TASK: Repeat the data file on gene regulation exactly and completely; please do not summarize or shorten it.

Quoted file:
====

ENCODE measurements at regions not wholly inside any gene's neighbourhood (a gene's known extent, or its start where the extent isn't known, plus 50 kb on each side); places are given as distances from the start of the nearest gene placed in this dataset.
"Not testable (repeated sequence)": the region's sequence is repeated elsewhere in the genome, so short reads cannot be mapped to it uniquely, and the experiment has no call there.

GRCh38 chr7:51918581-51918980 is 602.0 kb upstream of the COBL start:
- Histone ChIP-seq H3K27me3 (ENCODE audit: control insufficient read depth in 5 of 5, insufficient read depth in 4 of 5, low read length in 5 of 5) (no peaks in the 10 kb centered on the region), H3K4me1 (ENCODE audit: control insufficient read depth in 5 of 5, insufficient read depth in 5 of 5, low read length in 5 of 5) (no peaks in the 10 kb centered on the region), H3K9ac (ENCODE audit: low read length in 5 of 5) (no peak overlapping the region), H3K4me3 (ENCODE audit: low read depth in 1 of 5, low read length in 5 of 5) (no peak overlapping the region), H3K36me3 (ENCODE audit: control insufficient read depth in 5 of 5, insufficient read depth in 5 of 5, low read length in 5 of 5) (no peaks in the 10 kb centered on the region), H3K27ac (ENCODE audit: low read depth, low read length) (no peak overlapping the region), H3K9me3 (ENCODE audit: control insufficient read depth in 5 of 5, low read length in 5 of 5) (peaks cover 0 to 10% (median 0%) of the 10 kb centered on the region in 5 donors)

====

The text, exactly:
ENCODE measurements at regions not wholly inside any gene's neighbourhood (a gene's known extent, or its start where the extent isn't known, plus 50 kb on each side); places are given as distances from the start of the nearest gene placed in this dataset.
"Not testable (repeated sequence)": the region's sequence is repeated elsewhere in the genome, so short reads cannot be mapped to it uniquely, and the experiment has no call there.

GRCh38 chr7:51918581-51918980 is 602.0 kb upstream of the COBL start:
- Histone ChIP-seq H3K27me3 (ENCODE audit: control insufficient read depth in 5 of 5, insufficient read depth in 4 of 5, low read length in 5 of 5) (no peaks in the 10 kb centered on the region), H3K4me1 (ENCODE audit: control insufficient read depth in 5 of 5, insufficient read depth in 5 of 5, low read length in 5 of 5) (no peaks in the 10 kb centered on the region), H3K9ac (ENCODE audit: low read length in 5 of 5) (no peak overlapping the region), H3K4me3 (ENCODE audit: low read depth in 1 of 5, low read length in 5 of 5) (no peak overlapping the region), H3K36me3 (ENCODE audit: control insufficient read depth in 5 of 5, insufficient read depth in 5 of 5, low read length in 5 of 5) (no peaks in the 10 kb centered on the region), H3K27ac (ENCODE audit: low read depth, low read length) (no peak overlapping the region), H3K9me3 (ENCODE audit: control insufficient read depth in 5 of 5, low read length in 5 of 5) (peaks cover 0 to 10% (median 0%) of the 10 kb centered on the region in 5 donors)